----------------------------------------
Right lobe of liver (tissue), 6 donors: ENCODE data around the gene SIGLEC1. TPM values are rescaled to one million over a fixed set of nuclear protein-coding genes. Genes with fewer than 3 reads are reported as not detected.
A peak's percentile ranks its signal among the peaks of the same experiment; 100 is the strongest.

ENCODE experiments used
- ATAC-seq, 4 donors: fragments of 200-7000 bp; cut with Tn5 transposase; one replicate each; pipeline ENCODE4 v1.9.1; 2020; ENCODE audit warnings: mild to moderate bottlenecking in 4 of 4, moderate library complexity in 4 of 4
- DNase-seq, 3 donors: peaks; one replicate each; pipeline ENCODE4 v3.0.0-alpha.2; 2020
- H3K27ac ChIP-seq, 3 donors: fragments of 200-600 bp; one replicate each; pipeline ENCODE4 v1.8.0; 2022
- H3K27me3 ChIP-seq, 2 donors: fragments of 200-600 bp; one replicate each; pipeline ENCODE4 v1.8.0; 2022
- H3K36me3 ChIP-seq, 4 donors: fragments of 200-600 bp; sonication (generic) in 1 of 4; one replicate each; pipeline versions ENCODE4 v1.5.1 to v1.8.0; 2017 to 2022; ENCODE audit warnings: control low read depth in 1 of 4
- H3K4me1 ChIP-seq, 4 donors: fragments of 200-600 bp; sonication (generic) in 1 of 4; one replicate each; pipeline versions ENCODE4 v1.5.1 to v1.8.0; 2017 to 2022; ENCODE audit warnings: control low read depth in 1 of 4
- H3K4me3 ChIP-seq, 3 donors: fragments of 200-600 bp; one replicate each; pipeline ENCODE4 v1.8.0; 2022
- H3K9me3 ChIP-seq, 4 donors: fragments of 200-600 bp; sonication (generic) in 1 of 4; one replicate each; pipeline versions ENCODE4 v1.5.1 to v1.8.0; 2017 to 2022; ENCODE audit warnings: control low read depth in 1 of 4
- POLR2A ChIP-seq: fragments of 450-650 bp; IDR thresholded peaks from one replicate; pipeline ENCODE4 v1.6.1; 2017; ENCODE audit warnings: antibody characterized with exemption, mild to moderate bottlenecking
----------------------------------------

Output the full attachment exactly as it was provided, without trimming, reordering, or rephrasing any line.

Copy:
Right lobe of liver (tissue), 6 donors: ENCODE data around the gene SIGLEC1. TPM values are rescaled to one million over a fixed set of nuclear protein-coding genes. Genes with fewer than 3 reads are reported as not detected.
A peak's percentile ranks its signal among the peaks of the same experiment; 100 is the strongest.

ENCODE experiments used
- ATAC-seq, 4 donors: fragments of 200-7000 bp; cut with Tn5 transposase; one replicate each; pipeline ENCODE4 v1.9.1; 2020; ENCODE audit warnings: mild to moderate bottlenecking in 4 of 4, moderate library complexity in 4 of 4
- DNase-seq, 3 donors: peaks; one replicate each; pipeline ENCODE4 v3.0.0-alpha.2; 2020
- H3K27ac ChIP-seq, 3 donors: fragments of 200-600 bp; one replicate each; pipeline ENCODE4 v1.8.0; 2022
- H3K27me3 ChIP-seq, 2 donors: fragments of 200-600 bp; one replicate each; pipeline ENCODE4 v1.8.0; 2022
- H3K36me3 ChIP-seq, 4 donors: fragments of 200-600 bp; sonication (generic) in 1 of 4; one replicate each; pipeline versions ENCODE4 v1.5.1 to v1.8.0; 2017 to 2022; ENCODE audit warnings: control low read depth in 1 of 4
- H3K4me1 ChIP-seq, 4 donors: fragments of 200-600 bp; sonication (generic) in 1 of 4; one replicate each; pipeline versions ENCODE4 v1.5.1 to v1.8.0; 2017 to 2022; ENCODE audit warnings: control low read depth in 1 of 4
- H3K4me3 ChIP-seq, 3 donors: fragments of 200-600 bp; one replicate each; pipeline ENCODE4 v1.8.0; 2022
- H3K9me3 ChIP-seq, 4 donors: fragments of 200-600 bp; sonication (generic) in 1 of 4; one replicate each; pipeline versions ENCODE4 v1.5.1 to v1.8.0; 2017 to 2022; ENCODE audit warnings: control low read depth in 1 of 4
- POLR2A ChIP-seq: fragments of 450-650 bp; IDR thresholded peaks from one replicate; pipeline ENCODE4 v1.6.1; 2017; ENCODE audit warnings: antibody characterized with exemption, mild to moderate bottlenecking